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Laparoscopic spays; what are they, and are they worth it? You’ve decided to get your beloved four-legged friend spayed. You’ve read up on the reduced incidence of mammary tumours, prevention of ovarian and uterine carcinomas, and prevention of pregnancy. You’ve stocked up on diet food in preparation for her change in hormones possibly making her a bit more “cuddly”. You’ve discussed with us about how we will reduce the risks of anaesthesia. You are SET. You are ready. But hold on. You’ve just heard about “lap spays”. Now what?

Laparoscopic spays, also known as keyhole spays, or lap-spays, are a type of spay where minimally invasive techniques are used to see the internal structures of the abdomen. A small incision is made, and a laparoscope (tiny camera) is inserted; this gives vets visual access to the abdomen. Other small incisions may then be made to manoeuvre instruments for the actual procedure.

Smaller incisions; this means less healing for your bitch, faster recovery, and less time for her to interfere with a healing wound. Overall, making a smaller incision will greatly improve the healing process for Perdita.

Less invasive surgery; veterinarians perform many spays during their careers; your bitch will be in safe and well-practiced hands! However, as with any invasive procedure, there are risks. Lap-spays facilitate better visualisation of the internal organs, and internal bleeding is thought to be less likely. There is also a reduced risk of herniation (where abdominal contents slip out through the incised muscle wall).

2-4-1: Other procedures can be performed laparoscopically. One such procedure is a “gastropexy”; this is a form of securing the stomach and preventing any kind of rotation, hence preventing the condition of “Gastric Dilation and Volvulus” (GDV). GDV is most commonly seen in large, deep-chested dogs, and this prophylactic procedure can prevent a painful, expensive, and potentially fatal incident.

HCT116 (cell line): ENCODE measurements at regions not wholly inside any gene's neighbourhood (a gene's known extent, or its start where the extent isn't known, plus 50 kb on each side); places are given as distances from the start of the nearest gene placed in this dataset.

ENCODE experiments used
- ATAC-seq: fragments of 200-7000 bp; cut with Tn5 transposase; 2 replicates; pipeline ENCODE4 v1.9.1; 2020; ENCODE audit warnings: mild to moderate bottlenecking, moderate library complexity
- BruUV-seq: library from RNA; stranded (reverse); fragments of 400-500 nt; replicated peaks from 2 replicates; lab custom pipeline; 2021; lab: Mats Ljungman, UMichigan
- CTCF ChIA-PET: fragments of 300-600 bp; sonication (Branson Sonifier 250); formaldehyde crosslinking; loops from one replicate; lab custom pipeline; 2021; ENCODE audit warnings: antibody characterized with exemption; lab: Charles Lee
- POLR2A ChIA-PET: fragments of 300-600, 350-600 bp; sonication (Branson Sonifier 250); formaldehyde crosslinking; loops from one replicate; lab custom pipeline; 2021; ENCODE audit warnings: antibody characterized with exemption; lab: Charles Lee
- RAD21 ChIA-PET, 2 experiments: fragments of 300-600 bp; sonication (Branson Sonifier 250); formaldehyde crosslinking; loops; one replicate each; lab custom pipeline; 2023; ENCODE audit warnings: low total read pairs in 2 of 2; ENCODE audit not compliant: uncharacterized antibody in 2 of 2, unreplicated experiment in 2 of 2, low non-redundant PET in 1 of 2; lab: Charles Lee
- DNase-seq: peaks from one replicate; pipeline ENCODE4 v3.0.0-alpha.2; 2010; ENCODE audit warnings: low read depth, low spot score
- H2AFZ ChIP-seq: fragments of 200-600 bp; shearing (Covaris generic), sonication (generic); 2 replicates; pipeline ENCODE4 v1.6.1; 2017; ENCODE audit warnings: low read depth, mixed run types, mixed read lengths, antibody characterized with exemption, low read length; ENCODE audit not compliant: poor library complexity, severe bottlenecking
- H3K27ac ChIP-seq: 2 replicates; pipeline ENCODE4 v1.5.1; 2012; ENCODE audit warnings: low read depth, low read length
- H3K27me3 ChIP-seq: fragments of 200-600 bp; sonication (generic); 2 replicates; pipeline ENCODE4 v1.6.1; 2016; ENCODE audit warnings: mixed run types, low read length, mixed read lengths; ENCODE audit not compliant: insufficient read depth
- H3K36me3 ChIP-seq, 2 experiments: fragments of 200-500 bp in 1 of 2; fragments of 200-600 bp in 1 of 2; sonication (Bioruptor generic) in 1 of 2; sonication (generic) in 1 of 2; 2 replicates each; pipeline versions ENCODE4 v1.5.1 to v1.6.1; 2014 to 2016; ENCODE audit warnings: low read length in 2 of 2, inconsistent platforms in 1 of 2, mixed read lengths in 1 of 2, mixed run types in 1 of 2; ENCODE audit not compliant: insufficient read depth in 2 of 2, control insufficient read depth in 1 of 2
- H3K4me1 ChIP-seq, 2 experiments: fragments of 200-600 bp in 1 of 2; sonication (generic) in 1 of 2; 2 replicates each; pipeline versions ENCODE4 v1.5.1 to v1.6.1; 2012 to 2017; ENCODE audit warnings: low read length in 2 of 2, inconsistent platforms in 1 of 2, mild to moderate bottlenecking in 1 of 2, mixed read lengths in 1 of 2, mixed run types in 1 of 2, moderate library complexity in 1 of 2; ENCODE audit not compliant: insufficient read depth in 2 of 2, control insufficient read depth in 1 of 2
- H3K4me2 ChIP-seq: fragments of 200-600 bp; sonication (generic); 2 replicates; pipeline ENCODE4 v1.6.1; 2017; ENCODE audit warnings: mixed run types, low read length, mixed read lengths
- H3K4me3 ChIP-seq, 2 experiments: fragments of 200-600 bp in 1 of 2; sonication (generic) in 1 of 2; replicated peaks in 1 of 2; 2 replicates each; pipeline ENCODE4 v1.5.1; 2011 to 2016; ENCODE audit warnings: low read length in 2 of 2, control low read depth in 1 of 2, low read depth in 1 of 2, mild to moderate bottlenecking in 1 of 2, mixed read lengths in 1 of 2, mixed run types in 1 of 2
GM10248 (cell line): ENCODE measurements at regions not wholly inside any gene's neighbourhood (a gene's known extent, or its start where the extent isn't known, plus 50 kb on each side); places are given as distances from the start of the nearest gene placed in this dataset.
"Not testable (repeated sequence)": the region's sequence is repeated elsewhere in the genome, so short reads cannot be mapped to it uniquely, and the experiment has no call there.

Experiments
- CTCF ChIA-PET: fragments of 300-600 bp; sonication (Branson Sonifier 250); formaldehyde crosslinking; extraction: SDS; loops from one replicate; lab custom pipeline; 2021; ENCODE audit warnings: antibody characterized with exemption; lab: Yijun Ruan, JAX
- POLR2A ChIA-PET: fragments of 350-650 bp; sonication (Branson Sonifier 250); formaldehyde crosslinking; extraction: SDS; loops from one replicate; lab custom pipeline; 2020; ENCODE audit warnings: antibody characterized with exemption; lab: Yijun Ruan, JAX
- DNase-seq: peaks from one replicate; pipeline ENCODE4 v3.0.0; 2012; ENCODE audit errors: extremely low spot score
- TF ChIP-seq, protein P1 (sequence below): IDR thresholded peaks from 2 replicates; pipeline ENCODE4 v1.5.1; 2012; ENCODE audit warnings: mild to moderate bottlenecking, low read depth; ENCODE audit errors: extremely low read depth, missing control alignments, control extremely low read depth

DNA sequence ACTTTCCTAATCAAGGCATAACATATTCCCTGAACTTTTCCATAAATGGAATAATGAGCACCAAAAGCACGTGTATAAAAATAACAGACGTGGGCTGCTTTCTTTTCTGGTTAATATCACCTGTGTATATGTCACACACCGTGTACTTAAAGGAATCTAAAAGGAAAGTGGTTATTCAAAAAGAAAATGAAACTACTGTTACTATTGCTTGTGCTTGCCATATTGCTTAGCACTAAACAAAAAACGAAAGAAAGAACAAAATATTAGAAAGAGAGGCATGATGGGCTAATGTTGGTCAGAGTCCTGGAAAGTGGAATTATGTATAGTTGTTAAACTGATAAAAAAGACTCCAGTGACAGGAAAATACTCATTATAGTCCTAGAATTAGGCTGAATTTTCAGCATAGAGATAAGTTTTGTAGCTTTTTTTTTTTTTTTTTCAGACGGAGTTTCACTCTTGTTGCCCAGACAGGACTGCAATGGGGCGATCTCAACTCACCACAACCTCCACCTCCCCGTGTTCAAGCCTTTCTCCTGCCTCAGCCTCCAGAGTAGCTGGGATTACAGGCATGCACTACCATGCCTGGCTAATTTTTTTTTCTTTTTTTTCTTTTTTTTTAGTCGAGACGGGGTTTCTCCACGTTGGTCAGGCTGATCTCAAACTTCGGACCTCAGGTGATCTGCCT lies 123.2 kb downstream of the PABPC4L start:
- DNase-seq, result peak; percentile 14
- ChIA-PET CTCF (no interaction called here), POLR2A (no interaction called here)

Bouncing back; along with faster wound-healing, this less-invasive procedure is associated with less tearing and damage of tissues, and also less pain. All-in-all, there should be a much faster recovery time; she will be bouncing off the walls again in no time! (Hoorah?)

What should I be aware of?

“Going under”: As with all anaesthesia, there are associated risks from affecting the cardiovascular system. Healthy bitches can undergo general anaesthesia without complications, but it is advisable to get a pre-anaesthetic blood tests to detect any abnormal functioning in the liver, for example, and to have a full clinical exam to assess cardiovascular health.

Fewer doggy bags?: Sounds great! In reality, being fasted and the use of some pain medications (opioids) can slow gut transit, resulting in constipation. Contact us if you have concerns about reduced bowel movement following surgery.

Nibble nibble – but not on her kibble… Dogs will often explore their surgical sites by licking and scratching. Any interference with the wound will delay wound healing; vets and nurses are skilled at appropriate bandaging techniques to make the wound doggy tongue-proof. If she is very persistent, you may need to help of the “buster collar”; or, as it is referred to in the film “Up”: “the cone of shame”. If there is bleeding or discharge from the wound, contact us immediately. Risks of delayed wound healing or wound infection are greatly reduced in lap-spays, however.

Pain: Lap-spays, as aforementioned, are less painful than traditional surgical techniques, which is comforting for you, rewarding for us, and beneficial to our patients. We will work to optimise a method of pain-control to work for your dog, ensuring your peace of mind and her happiness. Signs of pain to look out for are: o Facial expressions; a tragic facial expression or uncharacteristic anger (lip curling, for example), especially when the wound is approached, can be signs of pain. o Licking, biting and obsessing at the wound. o Restlessness, hesitancy to lie down o Panting. 

So, what’s the verdict?

Overall, lap-spays have faster and more comfortable recovery. Although it requires great skill, the improved visualisation of the abdomen can make it a “safer” procedure. To conclude, lap-spays seem to be living up to the hype!

 

 

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Outside of a dog, a book is man’s best friend. Inside of a dog it’s too dark to read.” – Groucho Marx.

 

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